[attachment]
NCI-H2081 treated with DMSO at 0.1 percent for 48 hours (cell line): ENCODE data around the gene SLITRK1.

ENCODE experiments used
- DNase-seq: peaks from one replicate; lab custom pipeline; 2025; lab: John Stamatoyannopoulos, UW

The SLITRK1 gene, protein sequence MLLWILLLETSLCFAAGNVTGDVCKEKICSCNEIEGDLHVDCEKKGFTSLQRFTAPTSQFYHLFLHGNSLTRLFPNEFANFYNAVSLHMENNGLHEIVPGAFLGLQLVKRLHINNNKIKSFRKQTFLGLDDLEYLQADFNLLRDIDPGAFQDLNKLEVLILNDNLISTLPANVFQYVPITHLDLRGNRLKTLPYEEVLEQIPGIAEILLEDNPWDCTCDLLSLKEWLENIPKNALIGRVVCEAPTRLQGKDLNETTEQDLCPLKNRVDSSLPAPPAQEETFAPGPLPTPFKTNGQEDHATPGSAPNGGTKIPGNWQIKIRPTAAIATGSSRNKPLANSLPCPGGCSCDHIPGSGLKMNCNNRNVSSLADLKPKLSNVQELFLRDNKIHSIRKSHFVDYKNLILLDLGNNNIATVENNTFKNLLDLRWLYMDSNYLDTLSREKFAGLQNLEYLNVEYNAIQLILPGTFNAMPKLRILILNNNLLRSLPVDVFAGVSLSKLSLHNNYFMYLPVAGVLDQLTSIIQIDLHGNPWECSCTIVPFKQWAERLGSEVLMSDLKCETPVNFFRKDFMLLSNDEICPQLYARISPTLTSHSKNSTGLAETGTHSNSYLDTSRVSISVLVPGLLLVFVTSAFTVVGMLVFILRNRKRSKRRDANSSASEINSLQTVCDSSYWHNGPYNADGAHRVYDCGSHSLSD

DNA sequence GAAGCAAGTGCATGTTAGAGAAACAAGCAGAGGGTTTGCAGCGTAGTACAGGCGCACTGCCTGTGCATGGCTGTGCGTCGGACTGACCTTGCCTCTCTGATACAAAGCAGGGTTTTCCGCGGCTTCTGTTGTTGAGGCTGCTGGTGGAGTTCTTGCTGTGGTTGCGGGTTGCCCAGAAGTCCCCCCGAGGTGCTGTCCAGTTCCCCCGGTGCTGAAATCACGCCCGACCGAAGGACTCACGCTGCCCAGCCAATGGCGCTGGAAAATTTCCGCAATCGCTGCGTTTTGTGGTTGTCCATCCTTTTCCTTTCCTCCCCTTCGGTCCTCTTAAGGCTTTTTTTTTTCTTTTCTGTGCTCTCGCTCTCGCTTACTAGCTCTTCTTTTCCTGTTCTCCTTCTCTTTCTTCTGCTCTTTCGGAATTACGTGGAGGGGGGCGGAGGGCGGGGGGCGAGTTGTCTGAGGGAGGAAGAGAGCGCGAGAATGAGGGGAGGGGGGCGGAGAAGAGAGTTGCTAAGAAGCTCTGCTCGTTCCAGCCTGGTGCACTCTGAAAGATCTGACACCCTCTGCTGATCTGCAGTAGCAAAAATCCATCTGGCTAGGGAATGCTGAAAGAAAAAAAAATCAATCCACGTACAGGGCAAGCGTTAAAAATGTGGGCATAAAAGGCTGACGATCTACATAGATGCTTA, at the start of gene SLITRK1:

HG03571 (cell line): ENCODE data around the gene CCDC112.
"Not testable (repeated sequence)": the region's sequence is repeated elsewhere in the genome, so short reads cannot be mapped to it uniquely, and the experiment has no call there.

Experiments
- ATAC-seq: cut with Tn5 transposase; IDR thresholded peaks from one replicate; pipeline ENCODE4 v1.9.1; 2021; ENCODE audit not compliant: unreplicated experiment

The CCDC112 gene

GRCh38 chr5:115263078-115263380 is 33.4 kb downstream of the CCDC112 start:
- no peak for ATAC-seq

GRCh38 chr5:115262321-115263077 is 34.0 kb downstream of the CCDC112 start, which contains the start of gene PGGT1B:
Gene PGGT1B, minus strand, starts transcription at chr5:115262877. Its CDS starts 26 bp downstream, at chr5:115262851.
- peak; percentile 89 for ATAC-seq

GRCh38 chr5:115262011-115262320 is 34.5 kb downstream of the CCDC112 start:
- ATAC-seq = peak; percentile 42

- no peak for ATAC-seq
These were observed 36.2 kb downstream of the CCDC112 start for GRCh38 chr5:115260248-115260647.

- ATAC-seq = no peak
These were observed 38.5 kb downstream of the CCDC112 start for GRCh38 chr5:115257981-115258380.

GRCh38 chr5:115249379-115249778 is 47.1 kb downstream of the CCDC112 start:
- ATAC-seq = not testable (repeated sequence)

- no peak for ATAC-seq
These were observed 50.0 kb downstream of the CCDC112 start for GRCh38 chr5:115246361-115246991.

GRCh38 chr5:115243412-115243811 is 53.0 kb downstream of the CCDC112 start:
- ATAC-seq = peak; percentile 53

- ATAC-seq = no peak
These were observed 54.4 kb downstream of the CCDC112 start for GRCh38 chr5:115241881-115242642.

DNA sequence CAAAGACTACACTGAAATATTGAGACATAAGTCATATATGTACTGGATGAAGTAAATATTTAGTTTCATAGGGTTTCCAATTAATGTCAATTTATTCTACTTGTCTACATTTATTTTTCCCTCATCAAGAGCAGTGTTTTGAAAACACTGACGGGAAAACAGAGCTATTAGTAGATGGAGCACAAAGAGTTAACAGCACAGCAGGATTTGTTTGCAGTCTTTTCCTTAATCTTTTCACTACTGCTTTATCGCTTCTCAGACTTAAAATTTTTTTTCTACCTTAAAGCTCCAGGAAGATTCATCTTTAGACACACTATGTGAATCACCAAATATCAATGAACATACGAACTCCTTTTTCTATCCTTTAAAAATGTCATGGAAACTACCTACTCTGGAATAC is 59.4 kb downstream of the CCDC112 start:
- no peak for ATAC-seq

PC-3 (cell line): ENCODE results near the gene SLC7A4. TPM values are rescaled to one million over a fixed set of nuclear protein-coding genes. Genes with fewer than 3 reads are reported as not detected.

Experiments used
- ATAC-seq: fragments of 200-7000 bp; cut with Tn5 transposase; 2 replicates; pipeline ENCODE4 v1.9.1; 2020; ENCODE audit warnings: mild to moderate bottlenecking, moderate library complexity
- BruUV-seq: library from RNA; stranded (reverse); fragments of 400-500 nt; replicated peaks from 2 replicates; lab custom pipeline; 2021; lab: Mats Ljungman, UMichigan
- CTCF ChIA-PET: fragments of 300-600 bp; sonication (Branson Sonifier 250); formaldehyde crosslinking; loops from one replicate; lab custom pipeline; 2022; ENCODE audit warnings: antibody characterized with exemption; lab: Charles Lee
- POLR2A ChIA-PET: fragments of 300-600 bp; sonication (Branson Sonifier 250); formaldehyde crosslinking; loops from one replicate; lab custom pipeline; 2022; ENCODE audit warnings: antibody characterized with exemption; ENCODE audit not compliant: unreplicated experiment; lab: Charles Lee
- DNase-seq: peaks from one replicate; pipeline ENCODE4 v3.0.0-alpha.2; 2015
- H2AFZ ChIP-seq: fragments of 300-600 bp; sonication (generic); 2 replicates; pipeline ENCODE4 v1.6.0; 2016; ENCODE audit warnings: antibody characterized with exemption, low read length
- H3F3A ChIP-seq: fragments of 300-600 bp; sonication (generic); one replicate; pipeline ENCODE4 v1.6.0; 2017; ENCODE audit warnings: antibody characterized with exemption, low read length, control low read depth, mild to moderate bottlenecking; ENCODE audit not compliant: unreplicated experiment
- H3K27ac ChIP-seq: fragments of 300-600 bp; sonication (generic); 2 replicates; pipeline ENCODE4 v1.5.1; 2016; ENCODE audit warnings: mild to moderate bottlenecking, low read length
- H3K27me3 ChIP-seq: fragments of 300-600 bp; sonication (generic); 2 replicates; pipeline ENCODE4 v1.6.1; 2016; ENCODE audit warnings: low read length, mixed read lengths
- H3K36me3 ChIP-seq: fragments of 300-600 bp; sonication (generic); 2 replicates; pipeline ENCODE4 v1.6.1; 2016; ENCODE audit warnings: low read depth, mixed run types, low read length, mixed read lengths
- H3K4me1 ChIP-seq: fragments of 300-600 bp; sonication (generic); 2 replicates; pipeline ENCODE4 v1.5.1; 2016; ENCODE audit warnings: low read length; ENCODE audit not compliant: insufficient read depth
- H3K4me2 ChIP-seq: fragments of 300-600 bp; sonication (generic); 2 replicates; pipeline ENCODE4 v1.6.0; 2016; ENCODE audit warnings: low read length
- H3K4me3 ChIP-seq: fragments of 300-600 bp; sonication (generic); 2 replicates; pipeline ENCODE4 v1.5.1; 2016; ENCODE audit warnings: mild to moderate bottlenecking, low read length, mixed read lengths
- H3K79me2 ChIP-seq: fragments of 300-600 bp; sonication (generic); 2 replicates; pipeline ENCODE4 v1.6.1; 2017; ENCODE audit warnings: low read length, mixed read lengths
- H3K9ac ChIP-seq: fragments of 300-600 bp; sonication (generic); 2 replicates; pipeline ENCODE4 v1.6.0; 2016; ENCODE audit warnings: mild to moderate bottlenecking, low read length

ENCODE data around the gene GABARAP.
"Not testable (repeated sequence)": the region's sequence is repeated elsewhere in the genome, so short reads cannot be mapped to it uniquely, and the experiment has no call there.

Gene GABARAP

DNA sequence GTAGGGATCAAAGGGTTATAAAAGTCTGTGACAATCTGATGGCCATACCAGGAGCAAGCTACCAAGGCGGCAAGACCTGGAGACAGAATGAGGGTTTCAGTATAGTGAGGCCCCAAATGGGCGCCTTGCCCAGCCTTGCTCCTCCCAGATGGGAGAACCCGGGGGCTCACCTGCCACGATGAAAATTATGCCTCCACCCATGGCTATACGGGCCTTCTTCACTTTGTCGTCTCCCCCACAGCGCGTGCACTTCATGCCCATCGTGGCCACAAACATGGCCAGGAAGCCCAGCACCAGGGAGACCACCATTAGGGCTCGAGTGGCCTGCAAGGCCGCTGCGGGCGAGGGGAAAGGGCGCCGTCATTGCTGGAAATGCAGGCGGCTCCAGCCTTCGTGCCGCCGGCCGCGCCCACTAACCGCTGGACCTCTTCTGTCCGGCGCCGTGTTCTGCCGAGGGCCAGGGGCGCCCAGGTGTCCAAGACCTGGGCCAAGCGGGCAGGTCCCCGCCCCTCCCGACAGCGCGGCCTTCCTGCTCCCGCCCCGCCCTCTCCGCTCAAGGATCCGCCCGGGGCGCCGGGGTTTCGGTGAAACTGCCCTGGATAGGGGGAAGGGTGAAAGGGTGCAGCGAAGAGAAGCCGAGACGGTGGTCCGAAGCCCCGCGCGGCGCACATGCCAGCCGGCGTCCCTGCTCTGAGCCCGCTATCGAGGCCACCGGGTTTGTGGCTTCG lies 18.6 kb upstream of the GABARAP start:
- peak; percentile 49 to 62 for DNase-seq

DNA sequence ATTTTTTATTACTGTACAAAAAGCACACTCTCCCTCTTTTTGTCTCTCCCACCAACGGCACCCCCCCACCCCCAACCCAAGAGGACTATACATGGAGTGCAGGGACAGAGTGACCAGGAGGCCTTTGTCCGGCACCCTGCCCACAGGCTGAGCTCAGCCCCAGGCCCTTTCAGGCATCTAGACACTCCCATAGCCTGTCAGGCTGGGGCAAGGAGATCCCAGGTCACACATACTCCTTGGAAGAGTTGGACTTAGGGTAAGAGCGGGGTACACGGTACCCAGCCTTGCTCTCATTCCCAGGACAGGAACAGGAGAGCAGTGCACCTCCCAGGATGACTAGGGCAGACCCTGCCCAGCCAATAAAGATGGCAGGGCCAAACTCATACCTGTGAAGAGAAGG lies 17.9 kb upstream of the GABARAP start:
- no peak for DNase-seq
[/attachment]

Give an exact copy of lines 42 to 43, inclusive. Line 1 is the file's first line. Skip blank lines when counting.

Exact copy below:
- H3K27me3 ChIP-seq: fragments of 300-600 bp; sonication (generic); 2 replicates; pipeline ENCODE4 v1.6.1; 2016; ENCODE audit warnings: low read length, mixed read lengths
- H3K36me3 ChIP-seq: fragments of 300-600 bp; sonication (generic); 2 replicates; pipeline ENCODE4 v1.6.1; 2016; ENCODE audit warnings: low read depth, mixed run types, low read length, mixed read lengths